For decades, the West’s big reservoirs were like a security blanket, says Anne Castle, the former assistant secretary for water and science at the Interior Department. But the blanket is wearing thin. Under normal conditions, Lake Mead loses 1.2 million acre-feet of water every year to evaporation and deliveries to the Lower Basin states plus Mexico, which amounts to a 12-foot drop. Previously, extra deliveries of water from Lake Powell offset that deficit, but after 16 years of drought and increased water use in the Upper Basin, those extra deliveries are no longer a safe bet.

“There’s a growing recognition that even these huge reservoirs aren’t sufficient to keep the water supply sustainable anymore,” says Castle.

For the three Lower Basin states — California, Arizona and Nevada — that rely heavily on Lake Mead, the situation is particularly urgent. For the last several years, Mead has hovered around 1,075 feet above sea level, the point at which harsh water rationing measures kicks in. And if conditions in the reservoir continue to worsen, the Interior Department could even take control of water allocation from Lake Mead.

So, with the threat of a federal takeover looming, last summer, water policy leaders in the Lower Basin states, along with the Bureau of Reclamation, the reservoir’s operator, began meeting to discuss ways they can jointly boost water levels in Lake Mead. Some of the details are now available and indicate that all three states are now willing to accept additional water cuts from the reservoir on top of the cuts that they previously agreed to make in 2007.

Those measures follow a set of federal guidelines adopted nine years ago to manage water deliveries from Lake Mead given the likelihood of future shortages. The guidelines established a series of thresholds for the reservoir’s water levels that would trigger increasingly severe cutbacks for the Lower Basin states. At the time they were negotiated, few people anticipated that the drought would last as long as it has, but as Lake Mead inched closer to the critical 1,075 mark, water managers in the Lower Basin realized that the existing guidelines were not enough to prevent an eventual shortage.

While the terms of the new agreement between California, Arizona, and Nevada are still being negotiated, a few details have emerged. For starters, the Bureau of Reclamation has pledged to cut 100,000 acre-feet annually through efficiency measures such as lining irrigation canals to prevent seepage, or possibly by re-opening the long-shuttered Yuma Desalination Plant.

The three states’ willingness to collectively ration their water use would have been unthinkable just a few decades ago when states fought each other in court to win as much water from the Colorado River. The cooperation is a nod to how new climate realities are re-shaping old water politics in the West. Take California, for instance. Legally, the state could hold onto every drop until Lake Mead is nearly down to mud, since the 1968 law that authorized the Central Arizona Project’s construction gave California highest priority water rights to the Colorado River. But at that point, says Castle, they’re just as impacted as everyone else.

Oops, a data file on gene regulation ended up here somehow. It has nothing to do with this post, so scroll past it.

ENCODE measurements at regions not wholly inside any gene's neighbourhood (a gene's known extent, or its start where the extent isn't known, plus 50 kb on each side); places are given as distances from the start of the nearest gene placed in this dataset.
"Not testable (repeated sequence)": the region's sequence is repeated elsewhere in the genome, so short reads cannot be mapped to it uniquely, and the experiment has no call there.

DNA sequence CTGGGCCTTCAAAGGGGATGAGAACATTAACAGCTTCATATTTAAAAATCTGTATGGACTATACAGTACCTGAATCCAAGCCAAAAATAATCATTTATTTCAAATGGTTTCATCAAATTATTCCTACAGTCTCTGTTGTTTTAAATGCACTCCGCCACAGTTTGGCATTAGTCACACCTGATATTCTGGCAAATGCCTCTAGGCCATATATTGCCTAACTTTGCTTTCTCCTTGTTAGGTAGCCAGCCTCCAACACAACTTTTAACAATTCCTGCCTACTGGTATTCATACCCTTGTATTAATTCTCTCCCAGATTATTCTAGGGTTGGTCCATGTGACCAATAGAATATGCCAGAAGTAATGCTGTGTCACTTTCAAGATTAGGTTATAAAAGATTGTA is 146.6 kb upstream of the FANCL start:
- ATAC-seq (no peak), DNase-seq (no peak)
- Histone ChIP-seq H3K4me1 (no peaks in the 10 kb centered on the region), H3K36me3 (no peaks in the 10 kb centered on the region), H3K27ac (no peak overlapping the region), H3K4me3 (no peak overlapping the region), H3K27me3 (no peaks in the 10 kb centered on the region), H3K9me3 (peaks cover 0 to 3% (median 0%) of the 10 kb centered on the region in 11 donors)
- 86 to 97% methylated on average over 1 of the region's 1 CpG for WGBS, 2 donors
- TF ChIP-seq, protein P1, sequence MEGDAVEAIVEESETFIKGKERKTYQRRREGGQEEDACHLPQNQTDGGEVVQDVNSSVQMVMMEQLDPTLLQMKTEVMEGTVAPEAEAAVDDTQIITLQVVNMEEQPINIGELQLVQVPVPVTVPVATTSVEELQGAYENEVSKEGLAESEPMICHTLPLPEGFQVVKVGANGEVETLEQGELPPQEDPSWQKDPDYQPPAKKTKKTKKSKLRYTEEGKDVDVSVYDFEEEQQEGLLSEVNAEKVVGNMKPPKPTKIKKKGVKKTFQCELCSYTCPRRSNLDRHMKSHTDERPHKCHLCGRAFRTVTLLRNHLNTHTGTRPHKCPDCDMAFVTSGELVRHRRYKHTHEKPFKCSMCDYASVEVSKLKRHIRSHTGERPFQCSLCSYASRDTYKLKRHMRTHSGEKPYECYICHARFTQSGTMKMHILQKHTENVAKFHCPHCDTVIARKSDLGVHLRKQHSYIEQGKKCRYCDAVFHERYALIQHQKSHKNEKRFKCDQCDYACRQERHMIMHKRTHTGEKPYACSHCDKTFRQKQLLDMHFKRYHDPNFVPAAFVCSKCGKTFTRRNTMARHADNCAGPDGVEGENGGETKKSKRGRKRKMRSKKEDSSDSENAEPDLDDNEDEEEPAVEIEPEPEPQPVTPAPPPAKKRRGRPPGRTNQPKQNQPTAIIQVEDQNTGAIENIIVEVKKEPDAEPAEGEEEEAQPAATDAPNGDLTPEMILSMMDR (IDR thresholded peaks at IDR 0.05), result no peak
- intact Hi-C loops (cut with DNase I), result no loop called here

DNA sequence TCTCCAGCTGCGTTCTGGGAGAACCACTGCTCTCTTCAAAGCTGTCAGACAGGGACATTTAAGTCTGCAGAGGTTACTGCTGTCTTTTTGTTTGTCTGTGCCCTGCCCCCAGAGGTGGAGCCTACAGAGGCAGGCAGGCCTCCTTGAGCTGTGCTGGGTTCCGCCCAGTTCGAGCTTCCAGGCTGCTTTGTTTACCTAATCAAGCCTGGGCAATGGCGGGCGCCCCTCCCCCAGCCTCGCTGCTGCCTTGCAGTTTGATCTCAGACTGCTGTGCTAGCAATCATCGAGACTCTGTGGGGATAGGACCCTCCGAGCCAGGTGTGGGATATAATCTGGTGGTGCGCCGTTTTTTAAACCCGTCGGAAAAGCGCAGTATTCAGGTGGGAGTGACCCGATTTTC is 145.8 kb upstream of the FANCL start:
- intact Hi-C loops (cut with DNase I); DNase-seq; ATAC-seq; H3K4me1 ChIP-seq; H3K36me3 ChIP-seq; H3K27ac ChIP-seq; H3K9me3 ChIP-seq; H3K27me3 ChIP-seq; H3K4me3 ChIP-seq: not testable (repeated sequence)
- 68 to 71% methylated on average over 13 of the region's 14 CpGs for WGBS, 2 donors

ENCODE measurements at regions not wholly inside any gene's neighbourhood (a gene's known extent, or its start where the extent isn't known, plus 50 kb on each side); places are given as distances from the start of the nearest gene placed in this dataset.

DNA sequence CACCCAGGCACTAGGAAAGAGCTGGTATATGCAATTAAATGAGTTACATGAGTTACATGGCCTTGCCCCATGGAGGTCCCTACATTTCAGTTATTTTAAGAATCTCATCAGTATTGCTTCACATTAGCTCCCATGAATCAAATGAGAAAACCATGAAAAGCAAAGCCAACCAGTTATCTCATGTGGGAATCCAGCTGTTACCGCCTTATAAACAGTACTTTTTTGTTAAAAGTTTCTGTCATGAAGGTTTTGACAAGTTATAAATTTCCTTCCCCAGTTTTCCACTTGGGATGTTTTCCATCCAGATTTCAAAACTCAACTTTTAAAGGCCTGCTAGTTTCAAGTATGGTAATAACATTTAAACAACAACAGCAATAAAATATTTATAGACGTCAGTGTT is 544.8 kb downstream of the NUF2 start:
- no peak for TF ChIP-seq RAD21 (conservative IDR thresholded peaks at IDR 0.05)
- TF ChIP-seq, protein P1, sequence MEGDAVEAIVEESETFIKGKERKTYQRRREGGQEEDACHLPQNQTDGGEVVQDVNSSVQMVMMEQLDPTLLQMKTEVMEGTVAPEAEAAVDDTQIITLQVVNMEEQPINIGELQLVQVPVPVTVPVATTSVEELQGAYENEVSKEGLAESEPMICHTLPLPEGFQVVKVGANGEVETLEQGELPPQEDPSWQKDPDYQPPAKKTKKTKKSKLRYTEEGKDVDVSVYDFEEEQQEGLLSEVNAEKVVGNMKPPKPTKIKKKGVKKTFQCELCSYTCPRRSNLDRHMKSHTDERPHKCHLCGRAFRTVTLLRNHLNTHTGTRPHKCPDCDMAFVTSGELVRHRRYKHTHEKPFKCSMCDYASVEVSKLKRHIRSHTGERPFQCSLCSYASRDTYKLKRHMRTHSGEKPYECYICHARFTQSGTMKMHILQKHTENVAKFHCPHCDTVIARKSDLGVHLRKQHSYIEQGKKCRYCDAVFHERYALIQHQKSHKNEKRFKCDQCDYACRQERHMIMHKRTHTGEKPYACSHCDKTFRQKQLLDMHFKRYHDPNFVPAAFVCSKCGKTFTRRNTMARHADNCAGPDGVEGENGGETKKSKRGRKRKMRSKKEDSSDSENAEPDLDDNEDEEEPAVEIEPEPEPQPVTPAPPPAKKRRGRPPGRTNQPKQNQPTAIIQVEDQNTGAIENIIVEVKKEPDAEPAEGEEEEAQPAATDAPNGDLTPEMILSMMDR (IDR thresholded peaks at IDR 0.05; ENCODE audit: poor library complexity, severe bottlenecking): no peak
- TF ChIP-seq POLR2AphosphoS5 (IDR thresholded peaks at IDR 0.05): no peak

Other collaborative agreements to reduce the strain on the Colorado River include a 2014 Memorandum of Understanding between the big water providers in the Lower Basin states, the Bureau of Reclamation, and the Central Arizona Project, pledging “best efforts” to conserve 40,000 acre feet in Lake Mead. In 2014, major municipal water providers in Arizona, California, Nevada and Colorado also agreed to fund new water conservation projects through a pilot initiative called the Colorado River System Conservation program.

For the Lower Basin especially, the negotiations are necessary to avoid the potential federal takeover, says Tom Buschatzke, the director of the Arizona Department of Water Resources. Although the Secretary of the Interior, Sally Jewell, has not voiced any immediate plans to that effect, in the past, she has made public statements on the matter.

For Buschatzke, the threat is clear: “She’ll take action if we don’t collaborate,” he says.

Here are the cuts states could face:

Arizona would lose 512,000 acre-feet of its total 2.8 million acre-feet per year allotment if Lake Mead dips below the 1,075 feet threshold. That’s 192,000 acre-feet more than the 320,000 acre-feet it had previously agreed to cut under the 2007 guidelines. Further cuts occur if the reservoir continues to drop. In another unprecedented move, Arizona water officials are talking of trying to spread cuts across all sectors of the state’s economy that rely on CAP water for drinking and irrigation — cities, farms, industries, Indian tribes and others — instead of letting only farmers take the brunt of the cuts, as dictated by their junior water rights.


Thanks to the 1968 law that authorized CAP’s construction, California’s 4.4 million acre feet allotment is shielded from most of the cuts should a shortage on Lake Mead be declared. But as part of the new negotiations, the state has volunteered to cut its water use from Lake Mead by 200,000 acre feet if the reservoir’s levels fall below 1,045 feet and up to 350,000 acre-feet if levels sink to 1,030 feet.


The state with the smallest allotment of Colorado River water, Nevada would take a much smaller share of the cuts — 8,000 acre-feet if Mead drops below 1,045 feet and 10,000 acre-feet after that — because it has the right to only 300,000 acre-feet.

#ColoradoRiver: The latest Hutchins Center E-Newsletter is hot off the presses #COriver

April 24-Month Study Date: April 14, 2016 via USBR
April 24-Month Study Date: April 14, 2016 via USBR

Click here to read the newsletter. Here’s an excerpt:

The Bureau of Reclamation’s April 14 forecast of April – July unregulated inflow into Lake Powell is 5.3 million acre-feet, or 74% of average. Forecasted inflow to Blue Mesa Reservoir over the same period is 515,000 acre-feet, or 76% of the 30-year average. Details on inflows and operations of these reservoirs and others in the Colorado River Storage Project can be found here.